[The following is an adapted excerpt from my book, Understanding Cemetery Symbols. I hope you enjoy it! Also, full disclosure: that’s an Amazon affiliate link. If you buy my book after clicking it, I make a few pennies at no additional cost to you.]
He said, “I cannot tell a lie.” So what’s the deal?
If you went to school in the USA, you probably remember hearing that our first president, George Washington, was known for his honesty. Why then, did he add 11 days to his official birthdate? The answer has to do with a thing called “double dating.”
Double dating in historic cemeteries
As genealogists already know, there’s nothing romantic about the term “double dating” when it comes to historic research. Double dating occurs when you see a person with two different birth or death dates engraved on their headstone.
It all started in 1582, when Pope Gregor XIII decided to make the year start in January, rather than in March, as it previously had. (If you’ve ever wondered why September, October, November, and December are not the 7th, 8th, 9th, and 10th months, you now know why!)
While changing the month that the year starts may sound arbitrary, the pope had legitimate reasons. Pope Julian’s calendar, also called the “Old Style calendar” required constant adjustments so that important dates such as the Spring Equinox and the Summer Solstice (dates which correspond to specific astronomical events each year) would fall on the correct date.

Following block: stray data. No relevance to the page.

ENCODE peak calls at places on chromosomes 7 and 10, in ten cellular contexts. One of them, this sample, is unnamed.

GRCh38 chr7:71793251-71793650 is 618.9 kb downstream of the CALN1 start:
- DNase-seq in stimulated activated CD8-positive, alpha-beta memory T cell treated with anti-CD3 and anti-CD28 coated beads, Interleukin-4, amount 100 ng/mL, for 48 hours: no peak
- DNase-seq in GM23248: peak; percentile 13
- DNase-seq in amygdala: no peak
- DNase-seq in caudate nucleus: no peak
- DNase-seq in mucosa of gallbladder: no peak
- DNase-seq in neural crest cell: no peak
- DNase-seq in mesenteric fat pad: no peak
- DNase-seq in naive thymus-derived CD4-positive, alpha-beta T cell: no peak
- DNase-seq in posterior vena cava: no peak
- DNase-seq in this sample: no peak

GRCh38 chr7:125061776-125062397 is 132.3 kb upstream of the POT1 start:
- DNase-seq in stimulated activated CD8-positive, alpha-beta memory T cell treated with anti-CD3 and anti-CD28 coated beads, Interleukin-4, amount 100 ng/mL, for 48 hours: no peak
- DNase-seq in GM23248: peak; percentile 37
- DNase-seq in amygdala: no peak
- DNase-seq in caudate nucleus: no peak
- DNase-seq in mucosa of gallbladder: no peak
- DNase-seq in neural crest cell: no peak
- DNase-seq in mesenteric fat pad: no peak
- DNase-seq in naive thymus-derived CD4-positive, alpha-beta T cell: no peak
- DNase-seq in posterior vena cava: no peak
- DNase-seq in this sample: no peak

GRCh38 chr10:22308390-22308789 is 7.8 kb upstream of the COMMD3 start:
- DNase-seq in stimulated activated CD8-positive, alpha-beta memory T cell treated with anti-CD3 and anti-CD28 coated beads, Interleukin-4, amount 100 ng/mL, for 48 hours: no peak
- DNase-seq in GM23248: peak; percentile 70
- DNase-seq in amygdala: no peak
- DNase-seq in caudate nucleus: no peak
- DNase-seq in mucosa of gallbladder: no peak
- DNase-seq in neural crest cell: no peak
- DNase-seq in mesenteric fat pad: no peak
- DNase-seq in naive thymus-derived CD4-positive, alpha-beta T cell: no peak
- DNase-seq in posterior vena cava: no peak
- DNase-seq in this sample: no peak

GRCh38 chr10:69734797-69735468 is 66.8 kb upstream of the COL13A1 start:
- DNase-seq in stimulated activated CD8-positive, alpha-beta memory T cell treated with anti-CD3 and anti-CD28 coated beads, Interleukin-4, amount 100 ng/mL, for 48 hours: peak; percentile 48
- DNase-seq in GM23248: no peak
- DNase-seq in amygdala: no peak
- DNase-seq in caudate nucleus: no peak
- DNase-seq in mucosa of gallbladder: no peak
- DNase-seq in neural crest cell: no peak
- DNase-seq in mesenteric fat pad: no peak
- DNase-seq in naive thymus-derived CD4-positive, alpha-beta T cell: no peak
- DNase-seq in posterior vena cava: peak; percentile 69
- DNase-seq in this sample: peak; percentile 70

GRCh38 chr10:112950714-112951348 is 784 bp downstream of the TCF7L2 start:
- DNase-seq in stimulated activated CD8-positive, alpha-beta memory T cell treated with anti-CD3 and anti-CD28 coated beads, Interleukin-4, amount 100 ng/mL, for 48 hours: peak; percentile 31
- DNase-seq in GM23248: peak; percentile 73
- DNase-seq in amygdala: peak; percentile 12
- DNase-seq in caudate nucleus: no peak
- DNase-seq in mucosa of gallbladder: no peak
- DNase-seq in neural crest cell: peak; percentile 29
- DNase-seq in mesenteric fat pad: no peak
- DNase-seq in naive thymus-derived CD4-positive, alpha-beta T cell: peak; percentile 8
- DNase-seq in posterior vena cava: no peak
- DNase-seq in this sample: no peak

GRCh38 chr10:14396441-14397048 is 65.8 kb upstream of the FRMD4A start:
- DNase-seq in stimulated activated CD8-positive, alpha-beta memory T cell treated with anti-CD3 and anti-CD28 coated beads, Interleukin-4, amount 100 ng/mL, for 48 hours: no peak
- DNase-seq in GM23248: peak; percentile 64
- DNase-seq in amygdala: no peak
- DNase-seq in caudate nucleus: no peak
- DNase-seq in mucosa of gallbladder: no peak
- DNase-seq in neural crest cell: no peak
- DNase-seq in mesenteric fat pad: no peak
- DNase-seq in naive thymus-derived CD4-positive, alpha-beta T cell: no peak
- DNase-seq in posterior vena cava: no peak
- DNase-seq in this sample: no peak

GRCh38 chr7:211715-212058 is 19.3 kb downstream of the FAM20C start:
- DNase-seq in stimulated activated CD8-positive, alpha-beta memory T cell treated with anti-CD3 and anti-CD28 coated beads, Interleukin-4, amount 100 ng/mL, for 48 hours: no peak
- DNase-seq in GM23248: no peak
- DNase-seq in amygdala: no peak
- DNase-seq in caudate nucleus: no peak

Easter, for instance, is celebrated on the first Sunday after the first full moon that occurs on or after the Spring Equinox. So Pope Gregor trying to make the calendar year more accurate. It certainly made things confusing for a while, but the end results were worth it. Thanks to the Gregorian calendar, we now only require a Leap Year once every four years, instead of making constant adjustments throughout each calendar year.
Unfortunately, the only way to make this new calendar work at first was to delete 11 days from the calendar year. However, by the time the American colonies had adopted the Gregorian calendar in 1752, things had shifted enough that people now needed to add 11 days to the year.
Because of all this, some early American headstones feature more than one date of birth and death for the deceased. Such double dating is found most commonly throughout New England on graves from the mid to late 1700’s.
Despite the confusion, some people changed their birthdates during this transition period to reflect the Gregorian calendar. That’s why George Washington changed his birthdate from February 11, 1732 (based on the Old Style calendar) to February 22, 1732 to reflect the Gregorian calendar system. He wasn’t telling a lie, he was just trying to adjust to a new system.
Thomas Jefferson, on the other hand, chose to keep his original birthdate on his tombstone, so it reads “April 2, 1743 O.S.” The “O.S.” after his birthdate stands for “Old Style.”
Have you ever seen double dating on a tombstone? Heck, have you ever been on a double date? Let me know in the comments below! And as for me, I cannot tell a lie. I have yet to visit George Washington’s tomb, but it’s definitely on my historic cemetery travel list.
READ MY BOOK: For more about historic graveyards, check out my book, Understanding Cemetery Symbols. It’s available on Amazon in paperback and ebook form.